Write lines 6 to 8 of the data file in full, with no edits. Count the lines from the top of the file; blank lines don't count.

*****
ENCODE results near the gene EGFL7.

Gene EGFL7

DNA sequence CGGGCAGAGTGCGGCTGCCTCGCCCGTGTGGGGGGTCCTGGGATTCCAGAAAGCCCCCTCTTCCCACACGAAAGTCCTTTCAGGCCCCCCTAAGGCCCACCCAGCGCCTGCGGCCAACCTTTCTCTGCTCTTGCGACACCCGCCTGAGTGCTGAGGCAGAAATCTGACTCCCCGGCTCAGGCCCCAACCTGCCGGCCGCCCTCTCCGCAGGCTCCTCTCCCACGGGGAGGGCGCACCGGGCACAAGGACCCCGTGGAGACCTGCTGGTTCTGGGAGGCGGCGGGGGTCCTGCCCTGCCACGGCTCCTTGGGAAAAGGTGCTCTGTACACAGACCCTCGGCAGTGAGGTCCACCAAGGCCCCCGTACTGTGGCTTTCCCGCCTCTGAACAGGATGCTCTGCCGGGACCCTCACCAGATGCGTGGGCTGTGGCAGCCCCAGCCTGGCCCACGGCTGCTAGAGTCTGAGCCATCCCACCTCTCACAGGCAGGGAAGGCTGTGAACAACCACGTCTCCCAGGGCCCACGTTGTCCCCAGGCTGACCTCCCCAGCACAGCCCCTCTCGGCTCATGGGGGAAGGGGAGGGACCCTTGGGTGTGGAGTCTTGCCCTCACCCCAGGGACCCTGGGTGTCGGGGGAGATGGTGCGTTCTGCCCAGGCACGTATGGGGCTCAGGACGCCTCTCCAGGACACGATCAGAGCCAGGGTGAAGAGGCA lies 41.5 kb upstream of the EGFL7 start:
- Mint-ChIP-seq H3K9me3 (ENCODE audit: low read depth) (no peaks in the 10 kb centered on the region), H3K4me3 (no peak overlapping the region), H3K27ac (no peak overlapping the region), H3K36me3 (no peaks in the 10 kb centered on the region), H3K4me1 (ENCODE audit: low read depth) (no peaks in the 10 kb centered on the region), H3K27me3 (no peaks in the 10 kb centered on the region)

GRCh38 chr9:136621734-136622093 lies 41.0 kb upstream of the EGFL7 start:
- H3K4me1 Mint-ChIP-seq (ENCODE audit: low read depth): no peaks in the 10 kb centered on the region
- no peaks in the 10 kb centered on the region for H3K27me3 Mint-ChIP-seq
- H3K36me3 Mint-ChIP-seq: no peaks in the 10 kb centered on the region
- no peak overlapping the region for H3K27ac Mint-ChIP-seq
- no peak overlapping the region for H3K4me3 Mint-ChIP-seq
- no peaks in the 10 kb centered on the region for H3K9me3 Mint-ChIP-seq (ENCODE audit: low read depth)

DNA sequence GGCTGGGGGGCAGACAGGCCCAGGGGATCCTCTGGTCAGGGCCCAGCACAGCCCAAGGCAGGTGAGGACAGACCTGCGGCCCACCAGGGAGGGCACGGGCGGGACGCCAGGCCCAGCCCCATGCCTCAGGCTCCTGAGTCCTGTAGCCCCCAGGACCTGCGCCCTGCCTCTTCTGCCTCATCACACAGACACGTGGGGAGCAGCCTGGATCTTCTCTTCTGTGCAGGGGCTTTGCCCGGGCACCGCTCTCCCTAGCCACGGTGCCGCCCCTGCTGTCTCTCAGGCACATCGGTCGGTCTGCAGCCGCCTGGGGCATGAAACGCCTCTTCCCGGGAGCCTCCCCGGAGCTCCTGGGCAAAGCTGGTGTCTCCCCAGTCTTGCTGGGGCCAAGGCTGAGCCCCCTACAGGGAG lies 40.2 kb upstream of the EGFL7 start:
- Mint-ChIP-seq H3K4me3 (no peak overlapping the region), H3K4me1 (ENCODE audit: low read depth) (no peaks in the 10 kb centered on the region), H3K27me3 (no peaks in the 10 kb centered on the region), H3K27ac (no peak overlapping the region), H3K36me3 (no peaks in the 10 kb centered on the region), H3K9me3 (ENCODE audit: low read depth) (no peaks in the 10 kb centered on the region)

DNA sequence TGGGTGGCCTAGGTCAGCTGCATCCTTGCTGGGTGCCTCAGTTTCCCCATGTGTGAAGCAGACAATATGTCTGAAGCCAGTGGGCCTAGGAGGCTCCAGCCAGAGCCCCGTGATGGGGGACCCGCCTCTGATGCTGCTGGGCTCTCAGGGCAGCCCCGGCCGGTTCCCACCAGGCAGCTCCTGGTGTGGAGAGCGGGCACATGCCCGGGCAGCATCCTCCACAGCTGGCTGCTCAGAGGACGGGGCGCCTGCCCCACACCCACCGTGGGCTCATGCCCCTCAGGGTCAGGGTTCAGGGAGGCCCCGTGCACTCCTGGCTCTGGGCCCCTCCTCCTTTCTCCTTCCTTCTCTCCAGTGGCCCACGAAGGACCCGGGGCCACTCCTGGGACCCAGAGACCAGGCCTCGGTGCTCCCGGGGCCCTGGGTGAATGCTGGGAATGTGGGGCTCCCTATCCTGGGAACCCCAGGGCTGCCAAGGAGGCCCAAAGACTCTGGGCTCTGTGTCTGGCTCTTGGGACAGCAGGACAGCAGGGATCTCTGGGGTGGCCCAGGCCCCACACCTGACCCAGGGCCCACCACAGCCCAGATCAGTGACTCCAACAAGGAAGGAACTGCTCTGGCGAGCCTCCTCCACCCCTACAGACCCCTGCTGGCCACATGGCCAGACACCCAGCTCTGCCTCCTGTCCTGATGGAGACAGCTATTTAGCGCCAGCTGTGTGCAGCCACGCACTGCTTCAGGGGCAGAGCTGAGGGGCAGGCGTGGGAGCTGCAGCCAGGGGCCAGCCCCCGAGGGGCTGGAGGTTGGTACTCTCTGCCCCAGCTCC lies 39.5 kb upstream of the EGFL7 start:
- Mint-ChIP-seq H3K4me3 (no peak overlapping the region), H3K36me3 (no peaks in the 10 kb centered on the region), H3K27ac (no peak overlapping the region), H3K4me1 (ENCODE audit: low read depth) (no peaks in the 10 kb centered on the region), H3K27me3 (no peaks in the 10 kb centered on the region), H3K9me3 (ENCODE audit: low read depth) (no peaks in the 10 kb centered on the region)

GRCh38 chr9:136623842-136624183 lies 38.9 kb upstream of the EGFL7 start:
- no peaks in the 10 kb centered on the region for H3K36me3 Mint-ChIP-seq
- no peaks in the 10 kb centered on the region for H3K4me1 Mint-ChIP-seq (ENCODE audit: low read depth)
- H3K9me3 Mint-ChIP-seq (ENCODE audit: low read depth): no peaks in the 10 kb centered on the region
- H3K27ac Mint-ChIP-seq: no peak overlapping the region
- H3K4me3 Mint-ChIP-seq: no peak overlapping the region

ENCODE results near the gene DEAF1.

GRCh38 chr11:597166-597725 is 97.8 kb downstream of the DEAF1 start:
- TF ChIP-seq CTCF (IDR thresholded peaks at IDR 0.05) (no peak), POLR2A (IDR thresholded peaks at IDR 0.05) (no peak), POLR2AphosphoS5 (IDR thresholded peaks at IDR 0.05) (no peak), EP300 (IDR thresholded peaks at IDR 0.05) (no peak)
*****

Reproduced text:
- H3K4me1 Mint-ChIP-seq (ENCODE audit: low read depth): no peaks in the 10 kb centered on the region
- no peaks in the 10 kb centered on the region for H3K27me3 Mint-ChIP-seq
- H3K36me3 Mint-ChIP-seq: no peaks in the 10 kb centered on the region